What's Up, Tiger Lily? Maria Bamford and Melinda Hill bring excellent standups every week — really, like Blaine Capatch, Patton Oswalt, Matt Besser — you get the idea. Mondays, 8 p.m., Free. Hollywood Studio Bar & Grill, 6122 W. Sunset Blvd., L.A., (323) 466-9917.

Wonderlust A recently jilted high school biology teacher instructs his students to study the science of love, by Cody Henderson. Fridays, Saturdays, 8 p.m.; Sundays, 7 p.m. Continues through Oct. 1. Theatre of NOTE, 1517 N. Cahuenga Blvd., L.A., (323) 856-8611, See Stage feature


Bayside High School Musical Ren Casey's musical parody of '90s sitcom Saved by the Bell. Wednesdays, 8 p.m. Continues through Oct. 26, Victory Theatre Center, 3326 W. Victory Blvd., Burbank, (818) 841-5421,

GO Devils Love at Midnight As any longtime fan can testify, the Grand Guignol Gothicists of Zombie Joe's Underground could perform the phone book and make it look like a blood-curdling issue of EC Comics. Fortunately for this short, late-night evening of original playlets and poetry torn from the sketchbook of Zombie Joe himself, the featured texts are nothing so prosaic. Rather, the seven pieces (mostly — and inventively — directed by Jana Wimer) constitute a virtual key to comprehending the tortured, Catholic-guilt-twisted fatalism that both informs ZJU's aesthetic and provides their stage-zeit with its haunting, hallucinatory geist. Thus, in the opener, “Folly of Love Fulfilled,” Davern Wright, Joanna Bartling and Kyle Clare enact a parable of love, family and fate, in which redemption is annulled through the irony of its reverse-sequenced narrative. “Only Ever One” explores love lost via an idiot-child trance channeler (a mesmerizing Amy Gotham) exploited for dubious, otherworldly comfort by her brokenhearted sister (Anne Westcott) and a bereaved pilgrim (Denny Zartman). “The Sad Soul-Searching Spirit of Sweet Lil' Violet Nantucket” takes a grotesque look at transgressive desire in its tale of two inmates from Serenity Farms Asylum (Zartman and Wright) grave-robbing the skull of a gruesomely abused and murdered former patient (Gotham). The evening's visual keynote is provided by “Procession of Devils,” in which director Sebastian Munoz inflects ZJ's wry meditation on the veniality of his San Fernando Valley youth with Hieronymus Bosch-like theatrics. Shayne Eastin and Michael Maio illuminate the shorter verse pieces with their original score and engaging stage presence. (Bill Raden). Fridays, 11 p.m. Continues through Sept. 2. ZJU Theater Group, 4850 Lankershim Blvd., North Hollywood, (818) 202-4120,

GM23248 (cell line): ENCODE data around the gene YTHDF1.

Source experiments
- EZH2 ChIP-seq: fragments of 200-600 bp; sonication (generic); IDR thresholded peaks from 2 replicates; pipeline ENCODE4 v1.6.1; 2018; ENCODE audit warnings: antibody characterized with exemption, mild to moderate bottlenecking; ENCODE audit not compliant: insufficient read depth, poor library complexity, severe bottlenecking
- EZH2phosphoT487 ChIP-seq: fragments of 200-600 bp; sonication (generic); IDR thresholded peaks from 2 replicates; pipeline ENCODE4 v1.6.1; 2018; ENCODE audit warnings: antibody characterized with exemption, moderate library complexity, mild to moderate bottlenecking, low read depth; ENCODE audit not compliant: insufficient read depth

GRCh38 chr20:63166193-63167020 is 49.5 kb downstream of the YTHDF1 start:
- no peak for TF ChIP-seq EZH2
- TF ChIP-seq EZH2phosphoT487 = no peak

It's Just Sex Jeff Gould's comedy takes the underpinnings of sexual fantasy, fidelity and money and puts all of those nuances onstage in a contemporary comedy about three married couples. The wife-swapping plot is straight out of Hugh Hefner's pad, circa 1975. That the play resonates today, in the ashes of the sexual revolution, is one indication of how little has changed, despite how much has changed. (Steven Leigh Morris). Fridays, Saturdays, 8 p.m.; Sundays, 7:30 p.m. Two Roads Theater, 4348 Tujunga Ave., Studio City, (818) 762-2272,

Next Window Please Five bank tellers and their nurturing manager, all female, are distraught when they learn of a bank merger bringing potential layoffs. The delicate balance of their workday relationships is further upset by the arrival of an ambitious, charming and handsome junior executive (Chris Wolfe) who, like a cat among the pigeons, shows up to observe for a week and then advise his superiors who should keep her job. Playwright Doug Haverty uses the small Santa Monica branch of a bank as the setting for his examination of the daily routine of these six vivacious, opinionated and financially strapped working women (Stephanie Colet, Kady Douglas, Bianca Gisselle, Trisha Hershberger, Shelby Kocee and Gina Yates). Scenes that chart their final workweek are intercut with insightful monologues as each character takes a turn in a spotlight to share personal confessionals with the audience. Though lazy theatrically, this device nonetheless permits the individual stories to sneak into our hearts. Creating a range of multicultural characters seems a good choice, but having three of the five tellers speak in broken English does not. Haverty's heartfelt comedy skirts its potential by substituting a feel-good tale of feminine camaraderie for conflict or a ruthlessness that would be far more reflective of the times. While the acting is mostly good, this production's pace is infuriatingly sluggish and protracted under Richard Alan Woody's direction. (Pauline Adamek). Fridays, Saturdays, 8 p.m.; Sundays, 2 p.m. Continues through Sept. 17. Lonny Chapman Group Repertory Theatre, 10900 Burbank Blvd., North Hollywood, (818) 700-4878,

Preposterous Jason Britt's world-premiere drama about “death, loss, heartbreak, music, drinking, debate, games, sex, laughter and love.” Fridays, Saturdays, 8 p.m.; Sundays, 7 p.m. Continues through Oct. 9. Eclectic Company Theatre, 5312 Laurel Canyon Blvd., Valley Village, (818) 508-3003,